Interestingly, one of history’s largest proponents of human binary was Confucius, who taught methodical, traditional ways of living to maintain harmony with our surroundings and the people we meet. This harmony is based on predicting the way a person will move or speak, much like etiquette defines what is proper (binary: 1) and improper (binary: 0). Confucius taught that every situation has an acceptable and definite way of acting and reacting, from walking on opposite sides of the room at exactly the same pace with the same foot forward on the way to dinner, to restricting what one can say and at what time. Clearly, if one was learned in these methods, life became simpler because one could know exactly what to expect from a person under all circumstances, and thereby know his/her intentions of being “proper.” If someone behaved “improperly,” you knew that they were uneducated, and if you chose you could assume that they were not worth your time.
This method might seem ridiculous to people of our time, but the truth is, we unconsciously adopt many of these principles in our daily life. To reiterate, our dependency on stereotypes is developed from experience, and our experiences define trends. If every large-nosed person we come in contact with were warm and pleasant, we would begin to associate large-nosed persons with warmth and pleasantry, and respond accordingly. The benefit, of course, is that we are able to make decisions faster and more confidently. Granted, this system is not 100 percent accurate and life becomes reduced to a matter of the probable verses the improbable.
Those concerned with individuality may be assuaged by knowing that the more experience one obtains, the more refined this categorization system may become, as with the earlier example of assumed personal safety when crossing the road. The comfort we derive from the security of being able to predict is not only natural, but also efficient. As such, one may argue that maturation is the process of learning how and when to generalize.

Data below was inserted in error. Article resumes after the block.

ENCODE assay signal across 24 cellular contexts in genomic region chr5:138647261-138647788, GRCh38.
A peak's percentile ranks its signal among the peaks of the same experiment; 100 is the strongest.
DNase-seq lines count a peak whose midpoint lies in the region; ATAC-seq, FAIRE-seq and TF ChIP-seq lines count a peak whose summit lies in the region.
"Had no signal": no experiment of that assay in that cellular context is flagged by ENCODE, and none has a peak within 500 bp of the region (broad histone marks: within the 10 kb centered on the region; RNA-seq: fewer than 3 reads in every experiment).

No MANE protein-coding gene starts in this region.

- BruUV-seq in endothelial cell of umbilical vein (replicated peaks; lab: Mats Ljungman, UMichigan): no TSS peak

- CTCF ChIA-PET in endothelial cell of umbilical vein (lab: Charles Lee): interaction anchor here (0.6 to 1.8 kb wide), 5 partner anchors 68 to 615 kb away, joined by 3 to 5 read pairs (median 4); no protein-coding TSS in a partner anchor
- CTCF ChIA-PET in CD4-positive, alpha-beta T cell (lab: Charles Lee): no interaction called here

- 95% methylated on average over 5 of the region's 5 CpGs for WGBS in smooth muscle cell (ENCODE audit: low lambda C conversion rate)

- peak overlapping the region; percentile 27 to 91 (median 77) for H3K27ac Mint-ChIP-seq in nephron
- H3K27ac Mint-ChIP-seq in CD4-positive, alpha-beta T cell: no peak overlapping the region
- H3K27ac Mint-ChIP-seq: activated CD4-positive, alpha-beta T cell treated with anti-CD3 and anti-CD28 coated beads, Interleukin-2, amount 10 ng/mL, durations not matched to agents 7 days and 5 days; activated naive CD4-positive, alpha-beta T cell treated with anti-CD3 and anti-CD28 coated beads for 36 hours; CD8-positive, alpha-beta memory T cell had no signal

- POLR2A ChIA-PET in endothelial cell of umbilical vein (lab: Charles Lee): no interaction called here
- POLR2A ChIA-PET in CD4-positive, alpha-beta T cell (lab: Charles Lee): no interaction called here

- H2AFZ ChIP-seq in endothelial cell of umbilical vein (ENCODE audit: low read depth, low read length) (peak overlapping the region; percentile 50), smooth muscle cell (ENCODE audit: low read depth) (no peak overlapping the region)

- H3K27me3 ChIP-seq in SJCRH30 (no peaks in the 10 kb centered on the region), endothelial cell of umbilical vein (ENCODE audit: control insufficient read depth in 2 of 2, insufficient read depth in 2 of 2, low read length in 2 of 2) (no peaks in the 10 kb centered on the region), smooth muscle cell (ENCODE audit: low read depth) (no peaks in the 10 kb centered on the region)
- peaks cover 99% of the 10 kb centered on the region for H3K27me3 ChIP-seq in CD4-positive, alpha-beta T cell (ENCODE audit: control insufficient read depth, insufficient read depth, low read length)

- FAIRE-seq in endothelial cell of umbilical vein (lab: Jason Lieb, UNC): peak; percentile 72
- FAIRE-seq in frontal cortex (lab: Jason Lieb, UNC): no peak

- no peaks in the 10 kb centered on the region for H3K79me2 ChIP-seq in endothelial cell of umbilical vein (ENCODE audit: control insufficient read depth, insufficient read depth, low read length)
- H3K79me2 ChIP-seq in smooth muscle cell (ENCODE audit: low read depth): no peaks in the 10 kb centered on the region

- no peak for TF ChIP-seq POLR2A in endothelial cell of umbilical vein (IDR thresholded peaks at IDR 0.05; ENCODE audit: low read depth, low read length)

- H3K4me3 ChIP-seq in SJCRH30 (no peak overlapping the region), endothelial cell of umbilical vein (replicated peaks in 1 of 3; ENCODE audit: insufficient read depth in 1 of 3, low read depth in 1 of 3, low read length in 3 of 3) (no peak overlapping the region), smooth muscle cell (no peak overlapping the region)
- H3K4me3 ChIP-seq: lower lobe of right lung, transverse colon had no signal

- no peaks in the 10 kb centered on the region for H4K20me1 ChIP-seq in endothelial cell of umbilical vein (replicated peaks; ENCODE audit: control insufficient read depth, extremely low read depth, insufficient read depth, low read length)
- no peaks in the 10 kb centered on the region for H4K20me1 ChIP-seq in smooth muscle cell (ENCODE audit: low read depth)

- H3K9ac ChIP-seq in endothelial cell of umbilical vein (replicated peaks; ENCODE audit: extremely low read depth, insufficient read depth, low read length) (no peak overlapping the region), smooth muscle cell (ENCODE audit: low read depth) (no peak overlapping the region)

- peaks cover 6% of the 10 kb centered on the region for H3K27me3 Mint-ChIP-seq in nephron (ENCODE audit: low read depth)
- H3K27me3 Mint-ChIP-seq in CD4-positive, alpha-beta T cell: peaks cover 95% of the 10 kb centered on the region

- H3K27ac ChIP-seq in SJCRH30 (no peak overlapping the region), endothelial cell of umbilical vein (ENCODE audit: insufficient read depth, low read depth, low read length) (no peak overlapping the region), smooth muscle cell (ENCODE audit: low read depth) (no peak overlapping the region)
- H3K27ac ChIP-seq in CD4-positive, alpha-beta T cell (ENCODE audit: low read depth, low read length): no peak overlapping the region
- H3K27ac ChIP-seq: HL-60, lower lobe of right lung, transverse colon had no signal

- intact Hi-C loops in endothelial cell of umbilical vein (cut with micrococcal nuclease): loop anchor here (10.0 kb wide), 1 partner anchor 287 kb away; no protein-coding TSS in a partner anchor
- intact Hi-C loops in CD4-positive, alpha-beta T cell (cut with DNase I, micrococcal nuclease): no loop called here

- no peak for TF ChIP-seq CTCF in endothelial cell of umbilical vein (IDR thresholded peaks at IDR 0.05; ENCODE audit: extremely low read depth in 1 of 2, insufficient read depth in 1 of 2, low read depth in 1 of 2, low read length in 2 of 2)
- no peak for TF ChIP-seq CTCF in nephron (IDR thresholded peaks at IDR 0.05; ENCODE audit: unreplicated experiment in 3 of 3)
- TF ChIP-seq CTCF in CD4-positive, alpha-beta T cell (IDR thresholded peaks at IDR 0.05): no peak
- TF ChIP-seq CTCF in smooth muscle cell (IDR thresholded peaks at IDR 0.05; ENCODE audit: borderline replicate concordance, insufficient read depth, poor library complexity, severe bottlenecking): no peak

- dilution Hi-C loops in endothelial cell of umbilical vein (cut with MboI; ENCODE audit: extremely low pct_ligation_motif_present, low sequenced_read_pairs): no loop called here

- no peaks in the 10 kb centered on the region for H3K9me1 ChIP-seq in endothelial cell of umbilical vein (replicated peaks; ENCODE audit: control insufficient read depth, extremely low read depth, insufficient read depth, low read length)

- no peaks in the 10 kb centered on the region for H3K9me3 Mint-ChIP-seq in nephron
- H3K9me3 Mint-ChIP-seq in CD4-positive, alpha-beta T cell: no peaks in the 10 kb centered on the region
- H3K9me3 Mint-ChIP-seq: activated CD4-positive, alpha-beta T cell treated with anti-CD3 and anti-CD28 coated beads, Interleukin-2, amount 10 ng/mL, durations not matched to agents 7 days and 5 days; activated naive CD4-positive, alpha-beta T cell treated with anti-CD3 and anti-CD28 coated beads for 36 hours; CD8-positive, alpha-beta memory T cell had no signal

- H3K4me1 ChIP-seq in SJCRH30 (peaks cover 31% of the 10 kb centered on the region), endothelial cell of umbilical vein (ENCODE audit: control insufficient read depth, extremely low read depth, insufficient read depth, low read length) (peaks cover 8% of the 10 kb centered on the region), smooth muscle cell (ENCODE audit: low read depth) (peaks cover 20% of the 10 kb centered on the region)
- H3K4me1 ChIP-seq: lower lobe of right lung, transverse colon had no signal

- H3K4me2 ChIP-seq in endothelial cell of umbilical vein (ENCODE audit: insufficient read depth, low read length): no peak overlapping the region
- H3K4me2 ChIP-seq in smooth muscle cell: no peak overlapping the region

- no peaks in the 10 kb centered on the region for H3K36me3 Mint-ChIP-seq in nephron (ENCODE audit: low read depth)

Of course, the problem of stereotyping is inherent to the binary system. It makes us mechanical and at times unfairly biased. This is what many feminist, anti-racist, and other interest groups fight against. However, there is no way to absolutely eliminate stereotypes, which is both fortunate and unfortunate. Those who suffer most are the ones who are “not given a chance” because of assumptions, even if the assumptions are based on valid trends. For example, some European groups, particularly Slavic, are stereotyped as being aggressive. Being of Slavic origin and being more docile than the average person, progress can be frustratingly impeded because of people’s assumption that my temper will explode at any moment.
For those going against human stereotypes (which are the majority, since human stereotypes tend to be based on perceived trends) such unwaveringly binary judgments are frustrating. In many cases, however, they may be overcome. My belief is that the best way to escape this mechanical way of thinking (i.e., on or off, yes or no) is to be yourself, and consciously work against stereotypes when it comes to human interactions. When I’m playing football with my guy friends and I miss a catch, I don’t think, “oh dear, they’re going to think I’m a typical girl” (binary: 1). And if I make a good pass, I don’t think that I’ve “done it like a boy” (binary: 0). I’m just going to accept the failures and successes as a part of being human — being neither “1” or “0.” And my attitude that I am an individual who should be judged as an individual will rub off onto other people. Just try it and see.